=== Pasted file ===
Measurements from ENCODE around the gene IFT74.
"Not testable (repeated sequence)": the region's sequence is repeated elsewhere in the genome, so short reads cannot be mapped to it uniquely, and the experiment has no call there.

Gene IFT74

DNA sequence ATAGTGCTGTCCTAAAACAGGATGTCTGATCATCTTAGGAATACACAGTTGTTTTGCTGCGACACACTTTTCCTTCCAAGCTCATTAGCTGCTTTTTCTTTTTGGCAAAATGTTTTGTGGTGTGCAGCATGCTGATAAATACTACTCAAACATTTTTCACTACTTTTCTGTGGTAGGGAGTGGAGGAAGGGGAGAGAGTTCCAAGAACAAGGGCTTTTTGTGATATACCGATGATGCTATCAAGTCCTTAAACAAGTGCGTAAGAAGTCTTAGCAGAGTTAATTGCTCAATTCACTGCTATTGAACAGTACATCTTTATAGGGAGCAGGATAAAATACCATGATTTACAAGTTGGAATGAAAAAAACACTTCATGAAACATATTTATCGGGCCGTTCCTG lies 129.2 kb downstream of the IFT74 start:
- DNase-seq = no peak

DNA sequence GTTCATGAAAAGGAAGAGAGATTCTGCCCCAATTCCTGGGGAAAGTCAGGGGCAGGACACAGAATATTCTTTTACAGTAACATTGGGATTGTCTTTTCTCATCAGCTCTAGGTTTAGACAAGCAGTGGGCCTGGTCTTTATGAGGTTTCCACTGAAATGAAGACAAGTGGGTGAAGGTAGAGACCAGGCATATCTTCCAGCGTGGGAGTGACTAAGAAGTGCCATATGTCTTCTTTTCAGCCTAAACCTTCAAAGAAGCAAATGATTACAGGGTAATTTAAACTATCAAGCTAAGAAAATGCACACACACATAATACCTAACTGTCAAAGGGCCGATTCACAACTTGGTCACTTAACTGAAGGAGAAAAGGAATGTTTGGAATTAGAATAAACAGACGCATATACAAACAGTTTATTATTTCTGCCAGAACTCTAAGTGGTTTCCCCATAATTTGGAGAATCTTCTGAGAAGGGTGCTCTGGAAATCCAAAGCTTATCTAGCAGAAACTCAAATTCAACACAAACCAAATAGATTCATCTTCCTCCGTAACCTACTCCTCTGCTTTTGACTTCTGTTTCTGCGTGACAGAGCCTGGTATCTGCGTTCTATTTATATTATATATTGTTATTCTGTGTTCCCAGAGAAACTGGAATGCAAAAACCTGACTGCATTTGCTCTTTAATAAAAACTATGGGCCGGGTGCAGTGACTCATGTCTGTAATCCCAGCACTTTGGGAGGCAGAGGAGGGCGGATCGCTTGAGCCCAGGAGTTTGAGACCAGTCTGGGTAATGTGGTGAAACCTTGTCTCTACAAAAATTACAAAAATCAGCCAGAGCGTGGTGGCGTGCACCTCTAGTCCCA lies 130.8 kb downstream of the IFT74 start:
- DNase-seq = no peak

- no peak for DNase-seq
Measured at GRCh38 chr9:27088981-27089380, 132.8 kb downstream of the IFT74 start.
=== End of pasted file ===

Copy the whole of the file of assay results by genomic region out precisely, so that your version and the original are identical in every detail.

Measurements from ENCODE around the gene IFT74.
"Not testable (repeated sequence)": the region's sequence is repeated elsewhere in the genome, so short reads cannot be mapped to it uniquely, and the experiment has no call there.

Gene IFT74

DNA sequence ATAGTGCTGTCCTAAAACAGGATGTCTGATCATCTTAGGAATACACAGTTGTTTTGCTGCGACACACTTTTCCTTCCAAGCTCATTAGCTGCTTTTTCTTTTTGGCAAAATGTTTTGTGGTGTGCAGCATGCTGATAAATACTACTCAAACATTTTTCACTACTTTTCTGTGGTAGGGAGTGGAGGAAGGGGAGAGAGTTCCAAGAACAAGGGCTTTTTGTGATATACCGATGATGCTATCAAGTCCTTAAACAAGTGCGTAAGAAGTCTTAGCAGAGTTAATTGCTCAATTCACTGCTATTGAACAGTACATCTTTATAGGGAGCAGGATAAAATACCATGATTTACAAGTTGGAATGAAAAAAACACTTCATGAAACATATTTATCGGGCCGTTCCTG lies 129.2 kb downstream of the IFT74 start:
- DNase-seq = no peak

DNA sequence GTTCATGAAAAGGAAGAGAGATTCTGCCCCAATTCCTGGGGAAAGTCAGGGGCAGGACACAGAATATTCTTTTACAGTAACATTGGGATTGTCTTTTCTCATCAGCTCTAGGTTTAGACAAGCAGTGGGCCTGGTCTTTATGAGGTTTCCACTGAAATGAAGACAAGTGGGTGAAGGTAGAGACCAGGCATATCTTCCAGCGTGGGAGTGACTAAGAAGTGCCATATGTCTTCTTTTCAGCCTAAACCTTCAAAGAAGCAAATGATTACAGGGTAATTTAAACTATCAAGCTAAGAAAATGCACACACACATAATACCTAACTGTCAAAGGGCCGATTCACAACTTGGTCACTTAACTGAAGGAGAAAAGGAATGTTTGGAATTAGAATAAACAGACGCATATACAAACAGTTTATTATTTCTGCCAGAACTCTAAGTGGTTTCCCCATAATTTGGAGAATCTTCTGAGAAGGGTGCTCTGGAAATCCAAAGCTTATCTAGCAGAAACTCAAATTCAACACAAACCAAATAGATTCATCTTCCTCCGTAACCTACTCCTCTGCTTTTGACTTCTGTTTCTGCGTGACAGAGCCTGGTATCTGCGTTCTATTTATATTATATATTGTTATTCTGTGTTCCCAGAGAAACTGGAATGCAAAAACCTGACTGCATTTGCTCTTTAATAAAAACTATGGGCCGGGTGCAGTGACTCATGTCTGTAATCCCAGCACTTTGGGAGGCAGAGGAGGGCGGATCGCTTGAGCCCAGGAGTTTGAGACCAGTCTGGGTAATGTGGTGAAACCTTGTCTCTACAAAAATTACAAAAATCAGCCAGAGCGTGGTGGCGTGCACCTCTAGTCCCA lies 130.8 kb downstream of the IFT74 start:
- DNase-seq = no peak

- no peak for DNase-seq
Measured at GRCh38 chr9:27088981-27089380, 132.8 kb downstream of the IFT74 start.